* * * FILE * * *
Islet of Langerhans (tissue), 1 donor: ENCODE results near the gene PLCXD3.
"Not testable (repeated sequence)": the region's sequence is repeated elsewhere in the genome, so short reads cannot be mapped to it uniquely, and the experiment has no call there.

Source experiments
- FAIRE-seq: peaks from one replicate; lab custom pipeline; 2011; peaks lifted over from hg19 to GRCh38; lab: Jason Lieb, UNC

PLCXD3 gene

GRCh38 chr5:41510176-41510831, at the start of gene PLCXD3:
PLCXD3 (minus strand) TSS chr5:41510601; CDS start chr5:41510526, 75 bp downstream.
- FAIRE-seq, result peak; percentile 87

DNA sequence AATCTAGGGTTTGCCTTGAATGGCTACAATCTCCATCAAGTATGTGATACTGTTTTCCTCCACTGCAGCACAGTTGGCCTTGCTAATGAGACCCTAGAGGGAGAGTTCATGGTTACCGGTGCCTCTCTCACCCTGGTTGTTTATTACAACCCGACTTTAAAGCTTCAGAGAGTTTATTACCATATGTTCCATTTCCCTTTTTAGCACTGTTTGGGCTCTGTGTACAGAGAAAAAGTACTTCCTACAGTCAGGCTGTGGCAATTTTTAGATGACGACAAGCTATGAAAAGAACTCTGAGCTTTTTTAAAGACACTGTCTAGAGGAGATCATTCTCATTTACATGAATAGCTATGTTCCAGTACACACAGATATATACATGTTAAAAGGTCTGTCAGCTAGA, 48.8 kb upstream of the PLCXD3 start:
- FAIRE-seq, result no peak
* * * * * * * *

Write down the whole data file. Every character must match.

Islet of Langerhans (tissue), 1 donor: ENCODE results near the gene PLCXD3.
"Not testable (repeated sequence)": the region's sequence is repeated elsewhere in the genome, so short reads cannot be mapped to it uniquely, and the experiment has no call there.

Source experiments
- FAIRE-seq: peaks from one replicate; lab custom pipeline; 2011; peaks lifted over from hg19 to GRCh38; lab: Jason Lieb, UNC

PLCXD3 gene

GRCh38 chr5:41510176-41510831, at the start of gene PLCXD3:
PLCXD3 (minus strand) TSS chr5:41510601; CDS start chr5:41510526, 75 bp downstream.
- FAIRE-seq, result peak; percentile 87

DNA sequence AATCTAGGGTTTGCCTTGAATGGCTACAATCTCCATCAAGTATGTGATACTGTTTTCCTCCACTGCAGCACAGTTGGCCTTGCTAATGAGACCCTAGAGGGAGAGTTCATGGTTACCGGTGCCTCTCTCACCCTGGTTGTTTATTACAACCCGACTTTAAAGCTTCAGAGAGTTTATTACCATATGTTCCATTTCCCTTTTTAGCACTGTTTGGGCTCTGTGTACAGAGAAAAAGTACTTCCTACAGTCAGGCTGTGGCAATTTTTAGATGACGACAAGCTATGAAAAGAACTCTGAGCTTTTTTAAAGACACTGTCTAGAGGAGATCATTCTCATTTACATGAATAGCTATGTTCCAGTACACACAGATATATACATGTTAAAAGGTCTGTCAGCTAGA, 48.8 kb upstream of the PLCXD3 start:
- FAIRE-seq, result no peak